Far from being an isolated case, the high temperatures experienced in our country in the last days respond without doubt to the growing global warming, and man is directly responsible for it due to the high emissions of carbon dioxide. According to the data of different international organizations provided and analysed by professors Yolanda Castro Díez and María Jesús Esteban Parra, of the department of Applied Physics of the Universidad de Granada, the average rise in global temperature in the 20th century was 0.6 ºC, a figure that amount to 0.65 ºC when we analyse the period between 1901 and 2005. Five hundredth in five years, which could seem insignificant but we can easily understand its value if we compare it to this other data: in the passing from a glacial to an interglacial period (which could amount to 10,000 years), the rise in temperature is in the region of 0.1 ºC per century.
According to the experts, in studies on climate variability of the UGR, the years which experienced a higher global warming were between 1910 y 1945 (in the ratio of 0.14 ºC per decade) and between 1979 and 2005 (0.17 ºC / decade).
Besides, the warmer years were those between 2005 and 1998, and between 2001 and 2005 the planet experienced five of the six warmest years of the last century.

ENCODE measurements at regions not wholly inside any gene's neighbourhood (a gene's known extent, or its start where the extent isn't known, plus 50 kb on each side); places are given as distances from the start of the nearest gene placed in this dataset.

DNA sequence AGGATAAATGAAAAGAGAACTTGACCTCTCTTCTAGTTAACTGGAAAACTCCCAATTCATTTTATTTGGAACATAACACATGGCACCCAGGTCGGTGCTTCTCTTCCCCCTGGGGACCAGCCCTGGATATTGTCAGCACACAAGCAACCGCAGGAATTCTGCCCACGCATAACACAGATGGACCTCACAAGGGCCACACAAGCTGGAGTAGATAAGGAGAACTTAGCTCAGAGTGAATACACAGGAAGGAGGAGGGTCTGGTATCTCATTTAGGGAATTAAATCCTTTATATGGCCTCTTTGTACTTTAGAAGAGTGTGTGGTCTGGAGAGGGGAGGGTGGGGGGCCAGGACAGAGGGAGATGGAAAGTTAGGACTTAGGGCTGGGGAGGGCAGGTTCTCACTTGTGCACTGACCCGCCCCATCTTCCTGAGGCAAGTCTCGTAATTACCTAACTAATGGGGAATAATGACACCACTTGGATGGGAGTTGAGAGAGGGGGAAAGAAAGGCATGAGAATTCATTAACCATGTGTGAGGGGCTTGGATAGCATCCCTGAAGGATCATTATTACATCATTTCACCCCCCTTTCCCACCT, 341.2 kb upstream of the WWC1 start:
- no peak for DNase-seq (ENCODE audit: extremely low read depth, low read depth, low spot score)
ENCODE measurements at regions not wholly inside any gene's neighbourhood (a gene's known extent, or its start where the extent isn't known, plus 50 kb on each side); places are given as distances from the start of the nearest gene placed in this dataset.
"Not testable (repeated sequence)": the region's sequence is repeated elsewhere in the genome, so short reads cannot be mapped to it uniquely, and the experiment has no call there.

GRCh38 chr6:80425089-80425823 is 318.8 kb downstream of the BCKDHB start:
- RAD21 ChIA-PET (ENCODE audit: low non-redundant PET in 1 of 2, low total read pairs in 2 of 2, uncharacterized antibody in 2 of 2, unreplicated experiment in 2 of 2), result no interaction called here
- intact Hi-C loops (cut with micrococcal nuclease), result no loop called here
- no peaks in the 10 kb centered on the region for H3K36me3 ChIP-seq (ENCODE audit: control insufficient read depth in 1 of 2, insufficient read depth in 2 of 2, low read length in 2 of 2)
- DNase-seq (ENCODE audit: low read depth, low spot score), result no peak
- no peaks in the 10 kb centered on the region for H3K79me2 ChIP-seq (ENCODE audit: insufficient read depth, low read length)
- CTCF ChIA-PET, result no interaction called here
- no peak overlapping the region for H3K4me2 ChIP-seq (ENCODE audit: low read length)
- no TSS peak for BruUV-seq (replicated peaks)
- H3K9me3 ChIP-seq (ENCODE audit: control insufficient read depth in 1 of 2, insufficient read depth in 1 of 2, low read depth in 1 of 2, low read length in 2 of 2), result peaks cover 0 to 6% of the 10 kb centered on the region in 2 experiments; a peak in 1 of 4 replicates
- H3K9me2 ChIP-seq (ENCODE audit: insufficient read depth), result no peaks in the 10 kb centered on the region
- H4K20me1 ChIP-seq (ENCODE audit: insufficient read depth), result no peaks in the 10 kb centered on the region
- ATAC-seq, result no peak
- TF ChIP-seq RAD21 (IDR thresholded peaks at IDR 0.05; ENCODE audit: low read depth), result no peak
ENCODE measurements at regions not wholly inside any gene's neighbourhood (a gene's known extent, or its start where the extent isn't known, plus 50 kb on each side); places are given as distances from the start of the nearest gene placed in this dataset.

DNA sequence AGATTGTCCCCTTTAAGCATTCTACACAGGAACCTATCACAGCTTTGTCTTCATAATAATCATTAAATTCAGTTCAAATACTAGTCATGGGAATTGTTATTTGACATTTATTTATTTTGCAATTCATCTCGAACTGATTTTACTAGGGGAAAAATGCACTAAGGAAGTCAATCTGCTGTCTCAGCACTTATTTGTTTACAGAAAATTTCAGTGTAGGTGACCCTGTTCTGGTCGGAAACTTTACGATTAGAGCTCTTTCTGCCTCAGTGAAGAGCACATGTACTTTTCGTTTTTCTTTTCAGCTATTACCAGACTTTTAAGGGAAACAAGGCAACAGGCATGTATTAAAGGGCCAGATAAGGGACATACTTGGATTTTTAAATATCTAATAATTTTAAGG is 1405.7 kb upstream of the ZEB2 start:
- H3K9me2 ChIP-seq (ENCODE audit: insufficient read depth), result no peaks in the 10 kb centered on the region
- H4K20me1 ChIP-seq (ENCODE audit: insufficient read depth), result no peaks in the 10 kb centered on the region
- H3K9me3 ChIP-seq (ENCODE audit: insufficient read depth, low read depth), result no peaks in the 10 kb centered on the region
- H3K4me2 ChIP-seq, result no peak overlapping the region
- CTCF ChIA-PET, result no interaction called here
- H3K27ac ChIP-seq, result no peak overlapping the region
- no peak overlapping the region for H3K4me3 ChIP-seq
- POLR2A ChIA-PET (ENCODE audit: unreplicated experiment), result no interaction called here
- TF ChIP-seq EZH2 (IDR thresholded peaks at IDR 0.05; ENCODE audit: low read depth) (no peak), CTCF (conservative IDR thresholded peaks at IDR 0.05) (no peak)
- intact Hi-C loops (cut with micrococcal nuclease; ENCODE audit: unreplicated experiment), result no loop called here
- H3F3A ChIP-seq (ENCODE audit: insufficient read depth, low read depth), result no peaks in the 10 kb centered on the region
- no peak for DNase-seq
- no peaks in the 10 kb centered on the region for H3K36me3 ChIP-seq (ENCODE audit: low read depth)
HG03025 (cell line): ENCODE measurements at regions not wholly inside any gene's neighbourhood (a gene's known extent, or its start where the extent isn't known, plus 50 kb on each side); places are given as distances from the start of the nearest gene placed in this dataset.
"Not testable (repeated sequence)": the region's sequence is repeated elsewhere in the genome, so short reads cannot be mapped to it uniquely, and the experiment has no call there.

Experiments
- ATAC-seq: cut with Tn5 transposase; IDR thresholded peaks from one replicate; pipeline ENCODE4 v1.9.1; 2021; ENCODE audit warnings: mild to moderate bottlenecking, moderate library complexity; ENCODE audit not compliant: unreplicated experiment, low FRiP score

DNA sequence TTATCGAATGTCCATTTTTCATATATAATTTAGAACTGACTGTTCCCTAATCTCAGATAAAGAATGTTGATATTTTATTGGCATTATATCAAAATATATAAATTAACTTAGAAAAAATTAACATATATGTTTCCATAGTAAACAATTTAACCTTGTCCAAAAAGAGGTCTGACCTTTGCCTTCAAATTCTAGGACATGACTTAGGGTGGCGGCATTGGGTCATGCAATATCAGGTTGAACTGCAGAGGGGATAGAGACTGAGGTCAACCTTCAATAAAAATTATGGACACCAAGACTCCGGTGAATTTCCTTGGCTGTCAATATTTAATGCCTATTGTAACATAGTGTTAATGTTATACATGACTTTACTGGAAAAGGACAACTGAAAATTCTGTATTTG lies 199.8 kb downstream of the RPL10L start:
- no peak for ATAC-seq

The data provided by the experts of the UGR reveal very interesting aspects, such as that from 1979 the global temperature has risen approximately twice as much than in oceans: 0.25 ºC per decade against 0.13. In addition, the average sea level rose almost 2 millimetres per year in the last 40 years, an amount that goes beyond the 3 millimetres per year if we analyse the last decade.
“Likewise, the data point out the appearance of a series of extreme intense rain, which will probably be more noticeable in the next years due to global warming”, point out the researchers.
En lo que se refiere a la extensión del hielo en el Ártico, los datos obtenidos a través del satélite desde 1978 apuntan que ésta ha diminuido un 2,7% por década como media anual, y a una velocidad de un 7,4% por década durante los meses de verano.
Professors Castro and Esteban have developed several research projects connected with the study of variability and climate change financed by the Ministry of Education and Science.
Reference: Prof Yolanda Castro Díez and María Jesús Esteban Parra. Department of Applied Physics of the Universidad de Granada. Phone numbers. 958 244 023 - 958 240 021. E-mail: email@example.com / firstname.lastname@example.org
Martes, 23 de Mayo de 2006
Scientists of the UGR warn that the last five years have been the warmest of the period between 1901 and 2005
- Professors Yolanda Castro and María Jesús Esteban, of the department of Applied Physics, point out that the average rise in temperature on Earth in the 20th century was of 0.6 ºC, a figure that raises to 0.65 ºC if we analyse the period between 1901 and 2005- Both researchers have developed different research projects connected with the study of variability and climate change financed by the Ministry of Education and Science